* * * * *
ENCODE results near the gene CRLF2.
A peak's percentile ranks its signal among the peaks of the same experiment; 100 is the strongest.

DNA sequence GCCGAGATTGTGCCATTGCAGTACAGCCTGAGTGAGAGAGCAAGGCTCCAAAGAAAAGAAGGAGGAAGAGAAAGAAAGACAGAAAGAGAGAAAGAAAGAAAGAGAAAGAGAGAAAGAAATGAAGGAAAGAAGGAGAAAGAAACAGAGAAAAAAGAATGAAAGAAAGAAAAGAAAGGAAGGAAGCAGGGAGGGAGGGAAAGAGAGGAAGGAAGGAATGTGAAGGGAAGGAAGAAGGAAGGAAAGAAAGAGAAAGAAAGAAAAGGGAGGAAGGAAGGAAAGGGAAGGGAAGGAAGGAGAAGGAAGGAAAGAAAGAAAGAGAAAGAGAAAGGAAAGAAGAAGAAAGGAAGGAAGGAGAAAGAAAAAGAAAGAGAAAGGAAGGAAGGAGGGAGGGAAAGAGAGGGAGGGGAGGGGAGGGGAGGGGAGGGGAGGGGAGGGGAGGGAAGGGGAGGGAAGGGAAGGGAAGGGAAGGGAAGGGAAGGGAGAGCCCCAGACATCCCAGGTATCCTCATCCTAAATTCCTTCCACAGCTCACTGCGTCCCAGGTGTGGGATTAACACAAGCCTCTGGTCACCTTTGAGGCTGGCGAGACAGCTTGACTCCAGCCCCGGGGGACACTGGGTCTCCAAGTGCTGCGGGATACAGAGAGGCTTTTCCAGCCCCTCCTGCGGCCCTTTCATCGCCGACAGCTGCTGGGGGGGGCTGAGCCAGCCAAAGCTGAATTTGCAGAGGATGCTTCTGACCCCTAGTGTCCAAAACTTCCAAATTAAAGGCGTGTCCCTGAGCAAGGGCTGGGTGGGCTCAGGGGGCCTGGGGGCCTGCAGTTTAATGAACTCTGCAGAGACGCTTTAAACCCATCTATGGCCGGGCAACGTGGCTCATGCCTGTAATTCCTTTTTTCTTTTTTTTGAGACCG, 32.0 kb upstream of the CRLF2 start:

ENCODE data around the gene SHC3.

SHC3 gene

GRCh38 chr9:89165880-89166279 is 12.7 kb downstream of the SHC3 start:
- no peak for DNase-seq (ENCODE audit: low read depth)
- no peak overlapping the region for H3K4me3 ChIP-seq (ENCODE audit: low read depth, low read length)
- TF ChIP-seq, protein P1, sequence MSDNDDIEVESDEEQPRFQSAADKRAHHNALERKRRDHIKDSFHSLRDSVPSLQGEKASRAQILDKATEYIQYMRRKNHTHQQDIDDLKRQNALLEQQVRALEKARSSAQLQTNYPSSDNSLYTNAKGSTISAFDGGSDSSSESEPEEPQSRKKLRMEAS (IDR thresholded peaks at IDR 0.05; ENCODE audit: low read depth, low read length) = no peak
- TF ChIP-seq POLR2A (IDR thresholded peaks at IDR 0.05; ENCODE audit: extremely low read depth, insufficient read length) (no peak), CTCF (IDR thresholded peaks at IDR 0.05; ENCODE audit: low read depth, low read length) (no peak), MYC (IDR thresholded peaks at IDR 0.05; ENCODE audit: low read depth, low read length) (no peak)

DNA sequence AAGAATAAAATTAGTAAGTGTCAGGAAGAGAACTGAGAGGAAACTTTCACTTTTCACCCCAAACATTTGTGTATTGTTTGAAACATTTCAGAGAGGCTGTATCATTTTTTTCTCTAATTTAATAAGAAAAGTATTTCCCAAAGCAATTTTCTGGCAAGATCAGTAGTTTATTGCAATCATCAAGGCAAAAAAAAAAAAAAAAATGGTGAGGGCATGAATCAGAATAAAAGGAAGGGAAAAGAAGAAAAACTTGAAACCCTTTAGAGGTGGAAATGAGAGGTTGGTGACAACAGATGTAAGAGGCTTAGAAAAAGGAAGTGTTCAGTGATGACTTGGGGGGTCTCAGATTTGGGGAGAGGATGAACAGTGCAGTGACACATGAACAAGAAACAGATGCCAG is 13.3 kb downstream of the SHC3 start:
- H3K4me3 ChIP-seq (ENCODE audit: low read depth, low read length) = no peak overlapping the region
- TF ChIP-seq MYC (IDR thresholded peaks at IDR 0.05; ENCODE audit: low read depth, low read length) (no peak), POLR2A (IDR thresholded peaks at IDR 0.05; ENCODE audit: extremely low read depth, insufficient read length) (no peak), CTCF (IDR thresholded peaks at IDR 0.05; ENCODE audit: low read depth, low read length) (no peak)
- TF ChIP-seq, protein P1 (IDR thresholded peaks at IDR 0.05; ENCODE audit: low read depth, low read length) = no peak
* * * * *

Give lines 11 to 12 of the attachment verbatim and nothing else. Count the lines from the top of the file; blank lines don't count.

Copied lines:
DNA sequence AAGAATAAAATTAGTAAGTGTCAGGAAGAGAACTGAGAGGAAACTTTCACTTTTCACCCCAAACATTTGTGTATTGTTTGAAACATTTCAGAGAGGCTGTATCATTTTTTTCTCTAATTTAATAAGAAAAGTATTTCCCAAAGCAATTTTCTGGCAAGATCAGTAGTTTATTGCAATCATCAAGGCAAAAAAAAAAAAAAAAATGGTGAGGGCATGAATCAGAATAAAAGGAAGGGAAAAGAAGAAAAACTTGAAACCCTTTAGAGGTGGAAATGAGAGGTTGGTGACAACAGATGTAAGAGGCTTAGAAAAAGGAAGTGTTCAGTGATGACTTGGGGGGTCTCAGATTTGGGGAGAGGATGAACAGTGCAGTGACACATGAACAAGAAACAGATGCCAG is 13.3 kb downstream of the SHC3 start:
- H3K4me3 ChIP-seq (ENCODE audit: low read depth, low read length) = no peak overlapping the region